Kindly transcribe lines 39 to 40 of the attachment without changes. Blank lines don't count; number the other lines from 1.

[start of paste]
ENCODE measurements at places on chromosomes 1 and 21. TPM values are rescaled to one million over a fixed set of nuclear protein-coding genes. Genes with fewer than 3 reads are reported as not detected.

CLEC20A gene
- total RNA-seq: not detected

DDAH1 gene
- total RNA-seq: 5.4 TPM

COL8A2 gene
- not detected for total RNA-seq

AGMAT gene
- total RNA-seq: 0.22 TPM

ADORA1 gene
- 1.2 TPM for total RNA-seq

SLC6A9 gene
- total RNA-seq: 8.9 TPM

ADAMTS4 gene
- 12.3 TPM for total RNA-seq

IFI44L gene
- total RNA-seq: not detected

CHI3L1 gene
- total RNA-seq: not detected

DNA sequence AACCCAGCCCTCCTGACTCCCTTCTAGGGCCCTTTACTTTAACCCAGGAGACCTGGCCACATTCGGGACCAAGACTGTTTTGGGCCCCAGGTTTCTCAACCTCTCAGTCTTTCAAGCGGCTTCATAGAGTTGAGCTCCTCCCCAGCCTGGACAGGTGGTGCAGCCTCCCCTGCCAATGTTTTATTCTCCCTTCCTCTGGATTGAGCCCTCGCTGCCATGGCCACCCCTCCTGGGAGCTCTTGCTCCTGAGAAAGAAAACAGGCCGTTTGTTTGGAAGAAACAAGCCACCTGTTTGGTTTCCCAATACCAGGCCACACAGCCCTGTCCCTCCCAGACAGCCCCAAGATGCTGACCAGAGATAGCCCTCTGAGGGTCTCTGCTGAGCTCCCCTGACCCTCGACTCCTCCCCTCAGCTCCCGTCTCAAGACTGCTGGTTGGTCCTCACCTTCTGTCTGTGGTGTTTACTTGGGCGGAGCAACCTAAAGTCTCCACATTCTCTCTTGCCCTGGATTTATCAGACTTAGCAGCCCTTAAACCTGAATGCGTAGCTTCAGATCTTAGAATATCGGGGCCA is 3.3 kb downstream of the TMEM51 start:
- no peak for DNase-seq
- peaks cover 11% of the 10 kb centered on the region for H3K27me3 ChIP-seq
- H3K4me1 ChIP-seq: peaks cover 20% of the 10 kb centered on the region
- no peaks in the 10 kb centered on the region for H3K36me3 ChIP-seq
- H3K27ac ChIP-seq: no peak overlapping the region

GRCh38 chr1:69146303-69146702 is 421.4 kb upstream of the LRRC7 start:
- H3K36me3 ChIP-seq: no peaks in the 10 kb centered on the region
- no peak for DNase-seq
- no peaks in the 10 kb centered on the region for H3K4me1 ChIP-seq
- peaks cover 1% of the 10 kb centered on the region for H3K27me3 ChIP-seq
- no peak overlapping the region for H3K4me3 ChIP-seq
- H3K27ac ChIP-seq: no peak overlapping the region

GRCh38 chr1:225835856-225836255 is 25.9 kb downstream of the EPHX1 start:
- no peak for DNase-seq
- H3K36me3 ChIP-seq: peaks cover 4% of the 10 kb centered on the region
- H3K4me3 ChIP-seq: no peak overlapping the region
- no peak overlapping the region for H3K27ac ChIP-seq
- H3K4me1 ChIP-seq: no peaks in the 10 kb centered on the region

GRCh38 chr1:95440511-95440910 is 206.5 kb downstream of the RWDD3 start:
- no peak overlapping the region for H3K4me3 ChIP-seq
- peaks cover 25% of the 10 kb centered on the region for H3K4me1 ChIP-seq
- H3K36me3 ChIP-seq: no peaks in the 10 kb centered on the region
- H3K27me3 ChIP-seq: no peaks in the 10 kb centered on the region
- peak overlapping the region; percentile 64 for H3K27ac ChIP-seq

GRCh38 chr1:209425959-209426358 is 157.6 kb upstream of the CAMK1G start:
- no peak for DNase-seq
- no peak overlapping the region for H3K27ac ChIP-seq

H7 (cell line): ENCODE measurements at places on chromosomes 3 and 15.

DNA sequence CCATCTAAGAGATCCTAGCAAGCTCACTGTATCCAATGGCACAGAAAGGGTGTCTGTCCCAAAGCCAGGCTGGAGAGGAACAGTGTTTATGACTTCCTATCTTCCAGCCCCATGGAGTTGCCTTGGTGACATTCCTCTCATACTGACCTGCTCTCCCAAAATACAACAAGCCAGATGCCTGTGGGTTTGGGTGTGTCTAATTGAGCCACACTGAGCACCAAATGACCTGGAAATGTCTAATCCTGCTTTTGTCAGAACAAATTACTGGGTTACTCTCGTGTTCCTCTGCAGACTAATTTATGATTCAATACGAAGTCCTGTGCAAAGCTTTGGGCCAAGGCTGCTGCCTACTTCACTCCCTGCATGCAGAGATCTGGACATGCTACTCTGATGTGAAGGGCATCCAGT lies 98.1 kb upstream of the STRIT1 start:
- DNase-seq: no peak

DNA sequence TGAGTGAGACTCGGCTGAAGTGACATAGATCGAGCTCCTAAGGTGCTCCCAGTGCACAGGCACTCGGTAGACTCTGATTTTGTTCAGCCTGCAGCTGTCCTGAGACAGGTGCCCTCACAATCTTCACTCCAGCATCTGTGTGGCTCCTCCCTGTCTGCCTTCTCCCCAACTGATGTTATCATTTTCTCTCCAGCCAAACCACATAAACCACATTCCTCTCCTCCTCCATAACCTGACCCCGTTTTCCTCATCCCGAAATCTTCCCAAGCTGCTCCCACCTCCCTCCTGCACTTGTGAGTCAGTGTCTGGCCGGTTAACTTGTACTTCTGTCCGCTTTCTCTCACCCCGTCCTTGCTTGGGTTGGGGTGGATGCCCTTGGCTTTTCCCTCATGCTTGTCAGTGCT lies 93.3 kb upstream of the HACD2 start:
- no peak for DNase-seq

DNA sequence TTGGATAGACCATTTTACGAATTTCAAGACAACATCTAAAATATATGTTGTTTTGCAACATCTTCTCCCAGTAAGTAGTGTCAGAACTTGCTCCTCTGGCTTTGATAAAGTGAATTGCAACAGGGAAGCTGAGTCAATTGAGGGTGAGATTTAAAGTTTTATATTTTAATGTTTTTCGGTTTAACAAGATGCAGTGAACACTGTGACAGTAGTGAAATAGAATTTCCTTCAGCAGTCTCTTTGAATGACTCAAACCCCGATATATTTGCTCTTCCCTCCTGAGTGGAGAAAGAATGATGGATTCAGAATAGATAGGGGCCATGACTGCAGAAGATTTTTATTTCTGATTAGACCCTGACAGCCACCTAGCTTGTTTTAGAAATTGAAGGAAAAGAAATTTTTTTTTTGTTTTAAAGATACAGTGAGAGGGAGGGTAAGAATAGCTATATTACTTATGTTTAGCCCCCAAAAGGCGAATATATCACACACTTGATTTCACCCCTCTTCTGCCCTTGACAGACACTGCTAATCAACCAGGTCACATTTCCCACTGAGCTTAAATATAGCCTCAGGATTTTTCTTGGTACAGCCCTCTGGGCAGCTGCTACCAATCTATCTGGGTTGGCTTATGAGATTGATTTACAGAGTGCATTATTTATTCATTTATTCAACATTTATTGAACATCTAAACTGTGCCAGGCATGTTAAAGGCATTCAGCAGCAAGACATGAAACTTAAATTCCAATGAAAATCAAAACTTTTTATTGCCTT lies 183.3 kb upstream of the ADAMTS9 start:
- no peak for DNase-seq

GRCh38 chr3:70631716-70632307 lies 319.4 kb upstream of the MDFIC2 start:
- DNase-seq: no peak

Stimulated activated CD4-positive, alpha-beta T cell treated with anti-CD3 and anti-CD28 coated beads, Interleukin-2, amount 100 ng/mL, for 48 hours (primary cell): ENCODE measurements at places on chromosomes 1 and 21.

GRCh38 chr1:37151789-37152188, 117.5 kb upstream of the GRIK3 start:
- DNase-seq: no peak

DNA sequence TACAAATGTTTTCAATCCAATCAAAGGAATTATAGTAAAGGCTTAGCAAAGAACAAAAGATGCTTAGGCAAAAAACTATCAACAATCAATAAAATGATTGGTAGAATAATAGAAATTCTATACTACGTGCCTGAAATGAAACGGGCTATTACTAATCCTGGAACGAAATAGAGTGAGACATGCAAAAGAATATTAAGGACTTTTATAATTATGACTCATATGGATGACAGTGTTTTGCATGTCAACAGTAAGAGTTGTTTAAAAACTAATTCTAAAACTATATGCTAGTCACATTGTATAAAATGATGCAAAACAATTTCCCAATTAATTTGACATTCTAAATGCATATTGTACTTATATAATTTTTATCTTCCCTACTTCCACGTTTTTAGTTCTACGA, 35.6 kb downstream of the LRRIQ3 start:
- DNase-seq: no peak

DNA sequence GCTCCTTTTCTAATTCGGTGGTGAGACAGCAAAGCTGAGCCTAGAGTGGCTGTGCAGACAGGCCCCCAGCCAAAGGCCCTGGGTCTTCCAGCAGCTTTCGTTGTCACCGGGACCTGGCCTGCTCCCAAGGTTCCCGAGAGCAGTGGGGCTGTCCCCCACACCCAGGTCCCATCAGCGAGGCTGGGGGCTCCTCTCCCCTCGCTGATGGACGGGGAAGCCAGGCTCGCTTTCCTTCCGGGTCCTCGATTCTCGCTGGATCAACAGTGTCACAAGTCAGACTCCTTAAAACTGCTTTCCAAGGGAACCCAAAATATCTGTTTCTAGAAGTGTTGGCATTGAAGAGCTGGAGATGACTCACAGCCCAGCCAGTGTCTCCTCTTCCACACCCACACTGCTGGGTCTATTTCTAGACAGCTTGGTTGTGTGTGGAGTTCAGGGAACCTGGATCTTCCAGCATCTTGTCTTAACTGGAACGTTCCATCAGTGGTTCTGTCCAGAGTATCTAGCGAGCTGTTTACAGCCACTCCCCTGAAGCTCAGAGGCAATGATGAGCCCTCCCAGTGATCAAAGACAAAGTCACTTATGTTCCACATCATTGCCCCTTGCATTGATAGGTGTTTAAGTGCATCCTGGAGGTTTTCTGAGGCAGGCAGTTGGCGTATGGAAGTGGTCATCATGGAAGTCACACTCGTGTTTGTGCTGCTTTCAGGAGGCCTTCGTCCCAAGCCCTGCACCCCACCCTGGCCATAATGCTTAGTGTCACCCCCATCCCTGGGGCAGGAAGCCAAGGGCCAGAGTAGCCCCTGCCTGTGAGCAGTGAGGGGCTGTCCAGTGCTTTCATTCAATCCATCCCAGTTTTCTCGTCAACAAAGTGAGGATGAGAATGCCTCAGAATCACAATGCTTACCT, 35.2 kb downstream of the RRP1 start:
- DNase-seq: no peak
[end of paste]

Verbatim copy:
GRCh38 chr1:95440511-95440910 is 206.5 kb downstream of the RWDD3 start:
- no peak overlapping the region for H3K4me3 ChIP-seq